It's possible to dismiss the quirky first part and adore the more mature second part but it wouldn't be surprising to dislike the first movie for its exaggeration and the second one for its realism. Personally, I appreciate both movies for what they are but have a preference for the first part because I thought it was addicting from start to finish while the second instalment had a few minor length in the middle section. Takashi Miike fans should watch and purchase all three parts of the excellent Dead or Alive trilogy anyway.
Dead or Alive 3: Final (2002)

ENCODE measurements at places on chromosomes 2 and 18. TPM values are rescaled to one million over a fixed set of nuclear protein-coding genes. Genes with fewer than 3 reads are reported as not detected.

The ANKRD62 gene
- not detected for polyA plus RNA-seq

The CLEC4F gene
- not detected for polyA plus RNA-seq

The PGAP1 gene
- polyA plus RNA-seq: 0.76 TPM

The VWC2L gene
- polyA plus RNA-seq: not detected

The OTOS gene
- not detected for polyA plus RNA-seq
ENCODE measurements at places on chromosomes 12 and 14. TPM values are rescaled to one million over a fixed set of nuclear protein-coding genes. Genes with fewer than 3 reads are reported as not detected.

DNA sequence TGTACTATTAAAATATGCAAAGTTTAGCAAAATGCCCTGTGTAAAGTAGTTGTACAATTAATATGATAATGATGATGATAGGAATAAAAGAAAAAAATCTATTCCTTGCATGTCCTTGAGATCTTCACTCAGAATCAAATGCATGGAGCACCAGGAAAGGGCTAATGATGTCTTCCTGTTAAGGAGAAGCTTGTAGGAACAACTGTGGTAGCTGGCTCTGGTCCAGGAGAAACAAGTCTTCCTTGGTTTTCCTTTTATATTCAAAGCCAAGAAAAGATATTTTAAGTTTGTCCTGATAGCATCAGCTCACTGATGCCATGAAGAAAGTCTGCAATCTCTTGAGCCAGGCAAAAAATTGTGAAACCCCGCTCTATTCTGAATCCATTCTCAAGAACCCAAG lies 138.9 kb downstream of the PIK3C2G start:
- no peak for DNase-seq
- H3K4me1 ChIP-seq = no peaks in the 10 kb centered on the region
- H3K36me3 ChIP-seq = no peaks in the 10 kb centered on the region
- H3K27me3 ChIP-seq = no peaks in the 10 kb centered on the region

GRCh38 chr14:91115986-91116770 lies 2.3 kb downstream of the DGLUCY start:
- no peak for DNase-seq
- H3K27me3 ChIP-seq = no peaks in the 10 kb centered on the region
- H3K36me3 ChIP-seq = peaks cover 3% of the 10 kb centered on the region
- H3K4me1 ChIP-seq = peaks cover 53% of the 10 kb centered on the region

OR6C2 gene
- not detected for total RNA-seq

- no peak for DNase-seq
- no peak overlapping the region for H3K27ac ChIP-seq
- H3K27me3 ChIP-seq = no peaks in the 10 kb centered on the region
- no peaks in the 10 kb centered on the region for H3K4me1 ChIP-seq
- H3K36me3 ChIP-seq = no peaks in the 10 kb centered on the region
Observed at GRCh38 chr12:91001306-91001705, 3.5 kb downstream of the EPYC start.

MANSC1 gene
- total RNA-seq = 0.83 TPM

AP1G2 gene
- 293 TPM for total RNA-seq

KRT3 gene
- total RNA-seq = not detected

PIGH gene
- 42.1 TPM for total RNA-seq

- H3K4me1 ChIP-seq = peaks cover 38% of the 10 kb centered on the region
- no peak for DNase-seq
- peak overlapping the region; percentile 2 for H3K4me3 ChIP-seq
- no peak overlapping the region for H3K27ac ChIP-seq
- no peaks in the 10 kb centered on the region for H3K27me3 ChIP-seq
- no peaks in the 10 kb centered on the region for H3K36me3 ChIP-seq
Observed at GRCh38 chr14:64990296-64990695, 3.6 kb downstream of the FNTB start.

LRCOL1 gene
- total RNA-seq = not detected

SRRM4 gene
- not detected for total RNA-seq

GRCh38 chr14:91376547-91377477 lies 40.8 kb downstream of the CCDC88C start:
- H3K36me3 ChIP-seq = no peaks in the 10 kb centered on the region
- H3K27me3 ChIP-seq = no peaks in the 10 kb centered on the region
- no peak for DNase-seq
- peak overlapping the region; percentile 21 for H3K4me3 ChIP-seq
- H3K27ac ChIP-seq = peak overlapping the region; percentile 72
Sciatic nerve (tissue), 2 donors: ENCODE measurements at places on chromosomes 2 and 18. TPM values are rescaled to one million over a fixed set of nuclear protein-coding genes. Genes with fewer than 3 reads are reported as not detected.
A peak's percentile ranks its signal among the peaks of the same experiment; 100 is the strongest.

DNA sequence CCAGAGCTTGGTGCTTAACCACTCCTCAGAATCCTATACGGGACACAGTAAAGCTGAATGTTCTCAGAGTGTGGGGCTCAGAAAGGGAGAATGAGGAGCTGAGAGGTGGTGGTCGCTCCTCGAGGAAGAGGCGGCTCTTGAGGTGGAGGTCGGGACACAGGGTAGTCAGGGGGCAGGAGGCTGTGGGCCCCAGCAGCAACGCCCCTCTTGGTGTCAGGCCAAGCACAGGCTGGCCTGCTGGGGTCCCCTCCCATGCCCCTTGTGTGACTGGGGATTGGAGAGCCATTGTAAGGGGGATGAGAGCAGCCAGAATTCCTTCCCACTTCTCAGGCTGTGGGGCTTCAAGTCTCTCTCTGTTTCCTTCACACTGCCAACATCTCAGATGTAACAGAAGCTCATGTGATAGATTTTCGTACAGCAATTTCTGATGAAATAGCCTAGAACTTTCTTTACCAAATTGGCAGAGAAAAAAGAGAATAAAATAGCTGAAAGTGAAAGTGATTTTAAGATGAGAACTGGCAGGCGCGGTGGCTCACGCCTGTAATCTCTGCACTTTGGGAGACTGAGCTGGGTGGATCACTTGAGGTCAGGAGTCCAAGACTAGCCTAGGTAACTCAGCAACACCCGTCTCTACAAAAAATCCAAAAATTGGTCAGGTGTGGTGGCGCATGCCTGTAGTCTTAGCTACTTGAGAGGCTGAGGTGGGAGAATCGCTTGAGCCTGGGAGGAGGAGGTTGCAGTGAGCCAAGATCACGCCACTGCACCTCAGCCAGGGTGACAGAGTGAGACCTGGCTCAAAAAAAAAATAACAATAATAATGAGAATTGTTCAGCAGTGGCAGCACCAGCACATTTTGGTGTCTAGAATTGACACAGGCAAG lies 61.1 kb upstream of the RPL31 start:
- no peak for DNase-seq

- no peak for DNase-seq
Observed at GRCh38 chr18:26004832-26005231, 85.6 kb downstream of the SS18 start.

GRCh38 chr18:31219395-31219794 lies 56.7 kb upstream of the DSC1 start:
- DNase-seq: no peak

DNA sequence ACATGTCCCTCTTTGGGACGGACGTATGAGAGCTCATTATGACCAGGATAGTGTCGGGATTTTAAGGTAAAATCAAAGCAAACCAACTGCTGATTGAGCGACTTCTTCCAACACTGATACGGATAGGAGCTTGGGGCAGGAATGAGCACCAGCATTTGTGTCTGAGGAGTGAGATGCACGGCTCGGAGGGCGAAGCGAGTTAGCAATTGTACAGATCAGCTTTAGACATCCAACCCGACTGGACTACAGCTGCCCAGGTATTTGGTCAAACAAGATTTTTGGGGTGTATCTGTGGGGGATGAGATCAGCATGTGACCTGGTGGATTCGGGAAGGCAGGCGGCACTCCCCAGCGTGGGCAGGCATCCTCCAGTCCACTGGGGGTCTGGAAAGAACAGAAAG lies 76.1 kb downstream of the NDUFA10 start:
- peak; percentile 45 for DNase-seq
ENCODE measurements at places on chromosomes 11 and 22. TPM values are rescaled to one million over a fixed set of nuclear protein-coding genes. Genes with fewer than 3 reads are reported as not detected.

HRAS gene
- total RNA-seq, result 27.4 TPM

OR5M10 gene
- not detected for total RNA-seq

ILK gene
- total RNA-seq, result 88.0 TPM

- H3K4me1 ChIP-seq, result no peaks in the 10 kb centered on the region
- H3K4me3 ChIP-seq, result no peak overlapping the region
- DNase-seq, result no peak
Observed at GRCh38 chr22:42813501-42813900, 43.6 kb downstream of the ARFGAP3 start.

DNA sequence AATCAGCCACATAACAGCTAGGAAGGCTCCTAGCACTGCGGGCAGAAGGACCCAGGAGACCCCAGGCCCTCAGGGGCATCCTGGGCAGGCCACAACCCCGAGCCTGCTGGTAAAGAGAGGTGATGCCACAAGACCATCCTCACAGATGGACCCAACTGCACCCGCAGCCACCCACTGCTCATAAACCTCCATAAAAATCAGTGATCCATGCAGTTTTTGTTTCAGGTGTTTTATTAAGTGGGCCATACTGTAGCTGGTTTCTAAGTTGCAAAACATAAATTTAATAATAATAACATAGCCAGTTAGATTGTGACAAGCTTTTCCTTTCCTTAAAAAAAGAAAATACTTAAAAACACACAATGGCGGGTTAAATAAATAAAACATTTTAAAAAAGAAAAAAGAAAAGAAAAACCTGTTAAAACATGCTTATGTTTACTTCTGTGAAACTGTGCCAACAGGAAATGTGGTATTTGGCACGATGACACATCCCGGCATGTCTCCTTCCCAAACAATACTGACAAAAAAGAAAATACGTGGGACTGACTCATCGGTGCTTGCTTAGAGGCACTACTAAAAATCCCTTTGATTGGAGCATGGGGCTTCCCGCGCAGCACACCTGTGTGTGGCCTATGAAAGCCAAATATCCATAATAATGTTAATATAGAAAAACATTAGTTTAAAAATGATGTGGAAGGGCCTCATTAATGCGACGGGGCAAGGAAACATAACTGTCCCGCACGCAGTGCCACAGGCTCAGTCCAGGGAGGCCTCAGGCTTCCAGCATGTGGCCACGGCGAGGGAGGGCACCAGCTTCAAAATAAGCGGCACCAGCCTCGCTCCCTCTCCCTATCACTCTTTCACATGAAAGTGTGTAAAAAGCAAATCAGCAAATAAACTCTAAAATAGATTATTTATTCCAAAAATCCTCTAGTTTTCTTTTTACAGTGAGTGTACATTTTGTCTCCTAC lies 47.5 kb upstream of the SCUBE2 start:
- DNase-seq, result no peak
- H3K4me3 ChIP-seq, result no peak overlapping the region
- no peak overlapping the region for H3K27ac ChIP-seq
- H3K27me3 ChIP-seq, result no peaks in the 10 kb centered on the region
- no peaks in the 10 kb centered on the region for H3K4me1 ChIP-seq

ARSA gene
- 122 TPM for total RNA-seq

Dead or Alive: Final is the third and last instalment in Takashi Miike's Dead or Alive trilogy. The only point this film has in common with its predecessors are the facts that all films are directed by Takashi Miike and feature Japanese V-cinema cult actors Show Aikawa and Riki Takeuchi in the lead roles. Dead or Alive: Final isn't even a classic gangster movie but rather a dystopian science-fiction movie. It's not as quirky, explicit and brutal as the first instalment of the trilogy but more vivid, surprising and experimental than the second movie. Considering the long list of characters and balanced mixture between the first two instalments, it makes me think of Takashi Miike's third part of the Black Society trilogy where Ley Lines had a very similar approach if compared to its predecessors Shinjuku Triad Society and Rainy Dog.